The acceleration of e-commerce in South Africa
March 11, 2024
Ububele Kopo

For the past 3 decades, e-commerce has been the bedrock and primary use case for new innovative technologies. It is one of the first industries tinkerers, innovators, and entrepreneurs turn to when new technologies are born. And each time they do, e-commerce drives further innovation in adjacent industries like financial services, logistics, real estate, robotics, etc. The adoption of e-commerce in South Africa has been steadily increasing, especially with the growth of technology and the shift in consumer behaviour towards online shopping.

The reason for this is that commerce is a fundamental human activity. Trading goods and services is how humans continue to evolve as a society. And for centuries we humans have been actively working on ways to alleviate friction between the buyer and the seller. That’s why I have always been fascinated by the evolution of commerce throughout history. Particularly in the last decade, with e-commerce and more granular e-commerce in South Africa.

Decades of subtle innovation can compound

If you look at the history of e-commerce in South Africa in the 21st century and split it by decade, you’ll find that there are monumental shifts at the beginning of each, often driven by a catalyst company or industry.

  • ‘98–00: Bid or Buy &
  • ‘09–11: Takealot & Superbalist
  • ‘20–21: Sixty60

With each shift, the dreams sold about e-commerce taking over retail inch a little closer. But this has been gradual, often gruelling to the operators and their patient investors. Every so often, these shifts increase the plausibility that one day, this industry will be large enough to warrant its hype and fulfil the vision of famed investor Lee Fixel had of emerging markets and e-commerce.

1.9% → 6.3% Penetration of Total Retail in South Africa

Let’s just focus on the past 5 years. I’m sure many have seen the post-COVID articles of e-commerce bucking the trend and accelerating to a 2030 base, only to retreat to its normal trajectory at the end of 2022. South Africa’s e-commerce industry was not immune to that deceleration of growth. By all anticipated measures, a 23% growth rate in 2022 was not a good enough year to sustain the post-COVID trajectory. In 2021, e-commerce in South Africa grew 41%. This was on top of the high base of 2020, which saw e-commerce penetration jump from 1.9% in 2019 to 3.8% in 2020.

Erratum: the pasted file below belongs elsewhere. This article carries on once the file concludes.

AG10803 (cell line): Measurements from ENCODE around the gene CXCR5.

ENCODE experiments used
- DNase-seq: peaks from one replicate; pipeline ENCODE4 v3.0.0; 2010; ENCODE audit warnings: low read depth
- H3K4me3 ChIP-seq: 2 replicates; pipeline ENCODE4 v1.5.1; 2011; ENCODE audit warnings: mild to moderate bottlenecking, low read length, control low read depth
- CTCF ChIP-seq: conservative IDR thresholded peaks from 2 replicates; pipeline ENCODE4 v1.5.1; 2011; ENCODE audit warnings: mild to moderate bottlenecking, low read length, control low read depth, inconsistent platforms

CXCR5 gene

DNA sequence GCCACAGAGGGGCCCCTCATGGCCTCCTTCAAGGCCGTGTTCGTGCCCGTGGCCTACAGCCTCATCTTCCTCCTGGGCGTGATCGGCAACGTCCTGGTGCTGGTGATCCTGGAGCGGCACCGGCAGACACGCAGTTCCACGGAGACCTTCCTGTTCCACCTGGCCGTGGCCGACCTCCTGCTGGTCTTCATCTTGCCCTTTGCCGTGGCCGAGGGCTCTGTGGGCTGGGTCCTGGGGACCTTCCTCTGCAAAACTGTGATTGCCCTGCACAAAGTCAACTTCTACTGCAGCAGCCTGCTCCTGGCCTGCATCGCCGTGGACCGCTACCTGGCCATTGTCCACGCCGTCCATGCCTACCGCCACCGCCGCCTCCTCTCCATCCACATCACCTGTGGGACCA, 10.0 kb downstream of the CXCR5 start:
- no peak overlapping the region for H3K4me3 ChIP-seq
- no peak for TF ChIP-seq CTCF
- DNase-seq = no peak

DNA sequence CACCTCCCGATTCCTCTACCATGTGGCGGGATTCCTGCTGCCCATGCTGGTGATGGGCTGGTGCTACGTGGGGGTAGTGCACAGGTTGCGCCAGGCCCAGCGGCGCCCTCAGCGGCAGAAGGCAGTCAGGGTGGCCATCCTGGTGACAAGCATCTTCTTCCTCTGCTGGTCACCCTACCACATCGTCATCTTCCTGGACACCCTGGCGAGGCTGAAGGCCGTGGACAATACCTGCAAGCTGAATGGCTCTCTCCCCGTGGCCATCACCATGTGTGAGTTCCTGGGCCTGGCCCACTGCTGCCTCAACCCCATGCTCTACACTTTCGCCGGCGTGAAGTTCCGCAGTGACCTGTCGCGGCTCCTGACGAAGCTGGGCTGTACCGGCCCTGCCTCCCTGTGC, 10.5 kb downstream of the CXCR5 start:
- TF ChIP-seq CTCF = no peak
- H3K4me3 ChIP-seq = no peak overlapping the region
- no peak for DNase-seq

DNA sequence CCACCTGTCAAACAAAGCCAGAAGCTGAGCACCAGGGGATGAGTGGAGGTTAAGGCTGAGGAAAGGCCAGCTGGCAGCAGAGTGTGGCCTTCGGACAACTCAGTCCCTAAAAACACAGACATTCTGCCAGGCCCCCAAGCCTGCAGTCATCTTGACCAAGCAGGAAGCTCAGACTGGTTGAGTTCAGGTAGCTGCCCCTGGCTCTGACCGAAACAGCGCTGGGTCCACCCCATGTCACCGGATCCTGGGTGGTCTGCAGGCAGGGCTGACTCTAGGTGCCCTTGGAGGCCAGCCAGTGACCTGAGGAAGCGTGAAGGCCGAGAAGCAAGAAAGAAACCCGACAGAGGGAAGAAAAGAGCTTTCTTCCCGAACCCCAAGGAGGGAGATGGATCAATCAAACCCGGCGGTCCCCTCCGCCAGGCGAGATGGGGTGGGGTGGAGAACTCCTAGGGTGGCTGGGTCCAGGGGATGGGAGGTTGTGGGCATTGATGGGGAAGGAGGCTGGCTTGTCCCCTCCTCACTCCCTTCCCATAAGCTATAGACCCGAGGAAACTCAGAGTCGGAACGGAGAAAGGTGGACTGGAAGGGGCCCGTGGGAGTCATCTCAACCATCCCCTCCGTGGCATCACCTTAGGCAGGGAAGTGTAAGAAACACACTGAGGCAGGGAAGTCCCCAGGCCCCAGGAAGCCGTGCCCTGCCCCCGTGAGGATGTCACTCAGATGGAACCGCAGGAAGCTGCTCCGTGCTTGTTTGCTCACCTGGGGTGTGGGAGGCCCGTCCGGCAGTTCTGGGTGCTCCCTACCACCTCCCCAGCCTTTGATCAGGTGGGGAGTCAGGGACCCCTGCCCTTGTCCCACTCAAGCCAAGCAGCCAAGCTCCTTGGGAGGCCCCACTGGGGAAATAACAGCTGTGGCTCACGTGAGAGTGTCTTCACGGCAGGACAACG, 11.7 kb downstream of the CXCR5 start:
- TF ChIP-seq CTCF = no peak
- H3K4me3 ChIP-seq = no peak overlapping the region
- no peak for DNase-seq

Nonetheless, on a current currency basis, e-commerce penetration in South Africa moved from 4.2% in 2021 to 4.8% in 2022, outpacing the brick-and-mortar market.

2023 was an interesting year. I believe that the market has now normalised — but at a higher base. This is due to a myriad of factors despite the macroeconomic conditions that plague the retail industry. The industry saw the monumental shift that a once-in-a-generation disruptive force can have on their brick-and-mortar core business. More competition has led traditional analogue players to invest in their respective digital businesses, more than the startup community can afford to in South Africa.

One of these digital businesses is, for which I should introduce a disclaimer that I’m lucky to be a part of. New entrants from China are finding the ever-so-accepting South African market an appealing destination for expansion on their road to world domination, helped, of course, by a slight regulatory loophole for imports. The on-demand grocery market is finding its footing at scale as the nation has accepted this as part and parcel (excuse the pun) of their everyday lives.

The biggest market — general merchandise — with the biggest player — Takealot, is gearing up to accelerate amid the impending launch of Amazon in South Africa. All of this has driven the market to accelerate to a 45% growth in 2023, which saw penetration move to 6.3% of the total retail trade sales.

R84 billion rands is $4.4 billion. It’s a growth market

Nevertheless, $4.4 billion as a total market size appears tiny from a total addressable market perspective. Takealot alone contributes 25–30% of that. The whole of retail in South Africa is $70 billion at current exchange rates. But, this market was only $1 billion in 2019, sub that in 2018. It’s a growth market — despite the micro and macro challenges South Africa faces.

What’s that Bill Gates quote? “You overestimate what you can do in a year but underestimate what you can do in 10 years”? I believe that the timeline for Africa is too short. We grossly overestimate what we can do in 5 years and fundamentally underestimate what we can do in 20 years.

Ububele Kopo leads Project Office: Business & Programs at Bash, with this article the first of a two-part series. Sign up for Ububele’s Newsletter on Substack, where you can access Ububele’s high-quality insights on e-commerce in South Africa.